Snow began to fall outside the window and as the large frozen flakes began to fall the monkey stopped suddenly. A curtain flinched briefly sending dust into the moon beams in a spectacular dance, specks twisted, raised and fell in a chaotic beat. A Spotlight highlighted the dust celebration as some of the moisture on a glass pane at the window was roughly wiped away like a small hand had been moved across the surface to see outside. It was magical outside, pure moonlight brought a mystic blue to the night as the land outside turned white with the heavy fall of snow flakes upon the ground, trees and hedgerows. Thoughts of snowmen, sledging and snowball fights with friends filled the room, an excited smile for the day that would not come. Before long the garden outside was completely covered, no dirt, grass or brick path showed. A fox trotted out of the hedge leaving a trail of paw prints in the fresh snow. It stopped suddenly as if it had sensed something different in the night. It looked up at the window to the dusty bedroom and cocked it’s head looking directly at one pane of glass that was a clear patch amongst the ice that filled the other panes. The fox stared as if it had made contact with another creature, both sets of eyes meeting and trying to understand one another in the silent conversation. Before long the fox looked down and then continued on with it’s journey, disappearing into the hedge that edged the garden. It’s previous tracks now lost, new tracks started as if the creature had appeared from nowhere in centre of the cottage garden. But before long even the new footprints had vanished in the continual snowfall.
Footsteps, small and solid ran across the room away from the window, sudden silence as a moment later the mattress compressed and more dust erupted in the air, playing in the moon light, creating patterns some random, some more recognisable to a human eye. It was Yule tomorrow and he must be asleep when Santa Claus arrives. But he was too excited, snow was falling and tomorrow would bring a wonderland for him to play in after opening presents and the glorious goose dinner. It was all too much and he smiled until his face ached with joy. As he laid there he began to notice the cold, a cold that chilled him deep inside. The house was old and full of drafts, he thought of the warmth of the fireplace with his parents sitting there after they had placed him in bed, smiling and wishing him a good night. He pushed himself under the blankets in attempt to become warm, but no matter how long he laid there, the cold always sat within him. But he was used to that, he had been cold as long as he could remember. Before long he drifted into a slumber with a small smile on his face.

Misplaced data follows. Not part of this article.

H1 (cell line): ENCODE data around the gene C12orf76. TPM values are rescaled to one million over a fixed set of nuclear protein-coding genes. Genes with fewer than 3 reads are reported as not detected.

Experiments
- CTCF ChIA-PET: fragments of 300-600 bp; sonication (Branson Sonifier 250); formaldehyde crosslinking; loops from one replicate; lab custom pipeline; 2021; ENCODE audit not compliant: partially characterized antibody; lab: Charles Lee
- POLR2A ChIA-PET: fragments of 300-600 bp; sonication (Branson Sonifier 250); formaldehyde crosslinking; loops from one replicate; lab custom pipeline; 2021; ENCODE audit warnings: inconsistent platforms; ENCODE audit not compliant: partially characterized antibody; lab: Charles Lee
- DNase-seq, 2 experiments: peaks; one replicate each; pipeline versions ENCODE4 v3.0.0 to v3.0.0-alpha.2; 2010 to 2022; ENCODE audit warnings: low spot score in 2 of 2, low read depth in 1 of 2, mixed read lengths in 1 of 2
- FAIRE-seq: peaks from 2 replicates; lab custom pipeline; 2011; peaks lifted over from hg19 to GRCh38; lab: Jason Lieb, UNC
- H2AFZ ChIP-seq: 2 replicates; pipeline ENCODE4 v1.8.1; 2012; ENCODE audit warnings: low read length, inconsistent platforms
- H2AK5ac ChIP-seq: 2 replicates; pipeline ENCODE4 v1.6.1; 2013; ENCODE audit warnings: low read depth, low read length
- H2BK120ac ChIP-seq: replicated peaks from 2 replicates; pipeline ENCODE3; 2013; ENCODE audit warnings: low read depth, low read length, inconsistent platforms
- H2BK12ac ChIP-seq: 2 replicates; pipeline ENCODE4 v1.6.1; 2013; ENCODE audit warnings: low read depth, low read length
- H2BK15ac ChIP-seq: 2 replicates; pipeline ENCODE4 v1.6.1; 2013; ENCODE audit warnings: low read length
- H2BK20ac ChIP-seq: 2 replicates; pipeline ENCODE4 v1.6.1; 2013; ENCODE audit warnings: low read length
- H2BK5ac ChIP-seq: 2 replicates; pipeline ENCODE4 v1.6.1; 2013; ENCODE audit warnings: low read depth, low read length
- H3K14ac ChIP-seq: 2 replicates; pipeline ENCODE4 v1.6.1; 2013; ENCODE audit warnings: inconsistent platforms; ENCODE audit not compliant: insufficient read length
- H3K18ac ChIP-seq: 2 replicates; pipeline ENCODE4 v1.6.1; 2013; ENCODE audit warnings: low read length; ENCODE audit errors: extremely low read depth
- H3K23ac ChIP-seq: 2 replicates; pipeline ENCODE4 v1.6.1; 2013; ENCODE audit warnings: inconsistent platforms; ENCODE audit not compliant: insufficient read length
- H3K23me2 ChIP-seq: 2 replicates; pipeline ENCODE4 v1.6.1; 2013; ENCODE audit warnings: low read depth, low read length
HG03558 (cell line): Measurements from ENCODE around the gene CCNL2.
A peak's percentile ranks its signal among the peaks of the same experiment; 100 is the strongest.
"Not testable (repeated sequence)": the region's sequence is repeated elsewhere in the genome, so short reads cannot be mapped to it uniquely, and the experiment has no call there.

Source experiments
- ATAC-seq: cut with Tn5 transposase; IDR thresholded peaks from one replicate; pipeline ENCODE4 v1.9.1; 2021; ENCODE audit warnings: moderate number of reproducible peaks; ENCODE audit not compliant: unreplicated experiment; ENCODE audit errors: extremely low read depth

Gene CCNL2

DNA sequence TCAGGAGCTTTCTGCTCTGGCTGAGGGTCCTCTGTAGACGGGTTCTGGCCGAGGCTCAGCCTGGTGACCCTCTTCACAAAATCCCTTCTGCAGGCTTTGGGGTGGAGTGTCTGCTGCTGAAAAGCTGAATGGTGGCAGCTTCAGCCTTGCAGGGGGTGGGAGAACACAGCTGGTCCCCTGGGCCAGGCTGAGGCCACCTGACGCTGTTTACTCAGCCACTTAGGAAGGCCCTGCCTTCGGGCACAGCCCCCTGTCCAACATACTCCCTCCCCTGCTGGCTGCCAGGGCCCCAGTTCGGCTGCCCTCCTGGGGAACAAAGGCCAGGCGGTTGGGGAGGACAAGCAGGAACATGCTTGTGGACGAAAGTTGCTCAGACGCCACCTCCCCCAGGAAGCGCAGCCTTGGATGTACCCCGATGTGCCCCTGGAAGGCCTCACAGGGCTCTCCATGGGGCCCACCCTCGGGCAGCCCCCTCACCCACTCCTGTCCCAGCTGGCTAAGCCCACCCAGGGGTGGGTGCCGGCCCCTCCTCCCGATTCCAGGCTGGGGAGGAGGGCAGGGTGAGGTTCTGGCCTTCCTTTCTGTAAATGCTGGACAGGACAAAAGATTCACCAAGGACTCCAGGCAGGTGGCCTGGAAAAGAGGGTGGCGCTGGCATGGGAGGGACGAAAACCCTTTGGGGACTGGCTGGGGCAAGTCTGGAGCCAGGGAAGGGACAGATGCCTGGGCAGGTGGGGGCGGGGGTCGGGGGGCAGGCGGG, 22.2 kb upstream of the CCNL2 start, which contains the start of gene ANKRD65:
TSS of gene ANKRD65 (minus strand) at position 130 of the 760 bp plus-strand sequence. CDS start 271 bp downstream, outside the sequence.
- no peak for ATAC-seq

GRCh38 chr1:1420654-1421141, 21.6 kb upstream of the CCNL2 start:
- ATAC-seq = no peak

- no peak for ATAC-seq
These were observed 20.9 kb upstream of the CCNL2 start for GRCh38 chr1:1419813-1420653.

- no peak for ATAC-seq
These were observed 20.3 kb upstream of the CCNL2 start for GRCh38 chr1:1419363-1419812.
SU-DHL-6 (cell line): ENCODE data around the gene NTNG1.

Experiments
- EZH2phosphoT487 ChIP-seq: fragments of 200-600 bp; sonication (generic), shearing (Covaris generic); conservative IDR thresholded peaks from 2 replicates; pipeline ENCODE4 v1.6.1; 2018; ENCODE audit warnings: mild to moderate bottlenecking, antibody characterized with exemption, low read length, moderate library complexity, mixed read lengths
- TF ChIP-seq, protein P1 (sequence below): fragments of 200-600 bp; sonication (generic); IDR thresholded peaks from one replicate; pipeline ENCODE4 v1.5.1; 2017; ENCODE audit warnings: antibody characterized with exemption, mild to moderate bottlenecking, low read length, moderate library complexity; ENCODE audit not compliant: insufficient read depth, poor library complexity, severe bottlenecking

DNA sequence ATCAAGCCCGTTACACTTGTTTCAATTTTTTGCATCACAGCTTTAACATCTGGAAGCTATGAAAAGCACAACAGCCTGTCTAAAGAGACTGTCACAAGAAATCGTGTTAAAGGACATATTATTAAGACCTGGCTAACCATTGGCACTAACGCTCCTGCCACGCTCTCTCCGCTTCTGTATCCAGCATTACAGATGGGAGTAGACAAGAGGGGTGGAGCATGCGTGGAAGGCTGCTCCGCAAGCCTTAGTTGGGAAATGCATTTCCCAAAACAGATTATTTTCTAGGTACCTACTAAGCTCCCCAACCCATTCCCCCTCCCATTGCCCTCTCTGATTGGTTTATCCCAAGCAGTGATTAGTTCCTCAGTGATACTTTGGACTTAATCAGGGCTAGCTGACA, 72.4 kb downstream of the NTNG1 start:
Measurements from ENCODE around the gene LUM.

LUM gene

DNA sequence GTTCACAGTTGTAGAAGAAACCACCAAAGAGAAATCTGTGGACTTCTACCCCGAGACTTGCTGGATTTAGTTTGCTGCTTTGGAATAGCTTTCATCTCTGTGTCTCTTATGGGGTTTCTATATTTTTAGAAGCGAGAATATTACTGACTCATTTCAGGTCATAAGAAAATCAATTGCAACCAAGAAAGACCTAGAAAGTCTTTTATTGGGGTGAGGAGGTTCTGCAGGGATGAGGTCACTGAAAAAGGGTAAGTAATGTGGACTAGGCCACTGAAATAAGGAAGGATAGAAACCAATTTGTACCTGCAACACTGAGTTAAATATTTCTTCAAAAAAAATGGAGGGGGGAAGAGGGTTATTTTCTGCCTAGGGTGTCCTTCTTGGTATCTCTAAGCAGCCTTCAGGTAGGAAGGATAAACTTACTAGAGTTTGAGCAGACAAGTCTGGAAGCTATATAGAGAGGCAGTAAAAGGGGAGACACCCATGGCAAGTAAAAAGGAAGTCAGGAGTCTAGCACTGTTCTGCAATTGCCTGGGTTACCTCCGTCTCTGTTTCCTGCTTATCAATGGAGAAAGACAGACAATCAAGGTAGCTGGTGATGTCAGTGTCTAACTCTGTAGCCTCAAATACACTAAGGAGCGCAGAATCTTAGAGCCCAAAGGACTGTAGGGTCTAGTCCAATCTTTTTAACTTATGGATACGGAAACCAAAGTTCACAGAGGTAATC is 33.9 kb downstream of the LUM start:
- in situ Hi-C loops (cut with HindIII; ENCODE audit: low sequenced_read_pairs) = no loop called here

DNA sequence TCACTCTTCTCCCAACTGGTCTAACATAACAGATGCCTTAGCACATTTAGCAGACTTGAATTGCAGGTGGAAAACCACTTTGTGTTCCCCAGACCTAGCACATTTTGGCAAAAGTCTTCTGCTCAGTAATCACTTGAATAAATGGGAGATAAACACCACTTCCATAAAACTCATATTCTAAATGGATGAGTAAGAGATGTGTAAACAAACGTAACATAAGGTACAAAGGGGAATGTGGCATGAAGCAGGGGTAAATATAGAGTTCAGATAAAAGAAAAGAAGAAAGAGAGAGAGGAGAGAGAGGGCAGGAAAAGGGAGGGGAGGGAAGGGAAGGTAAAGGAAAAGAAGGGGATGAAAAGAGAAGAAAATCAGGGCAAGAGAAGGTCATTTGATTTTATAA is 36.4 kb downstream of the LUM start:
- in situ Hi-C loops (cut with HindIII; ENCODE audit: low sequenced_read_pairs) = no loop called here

He was unsure how long he had been asleep for when noises from outside disturbed him. But he woke with an excited mind and jumped from the bed running over to the window where he had stood previously. His mind raced with thoughts of Santa. As he looked out upon the snow covered ground, he saw four men, dressed in black on horses, each carrying a flaming torch, three with rifles slung across their backs. They dismounted and the sound of banging upon the wooden door echoed through the stone building. He heard shouts and the screaming of his mother, a deep booming voice cried out “Witch”. He jumped in fear as a gun shot boomed in the night, followed closely by a second that brought silence to the home.
Heavy footsteps not like earlier, but heavy and full of dread echoed in the hallway, coming closer and closer to the door to the dusty child’s room. Each step echoing until they stopped, heavy breathing replaced the deathly beat of foot against wooden floor. The door swung open violently, curtains moved, not from the sudden cold wind that entered the room from the door but a presence of scared innocence. Tears fell to the wooden floor, there was a moment of hesitation and the room filled with the tension of both fear and belief. The room suddenly smelled of burnt gun powder, it lingered in the cloud of dust dancing in the moon light, a final memory.
One year later.
In a dark hallway of simple wood a Grandfather clock stood, beside it a table with a simple decoration of now dead holly branches with once red berries tied in red ribbon. The clock whilst not wound, chimed a silent toll for eleven o’clock.Copyright: David Atlee – www.frozendesigns.co.uk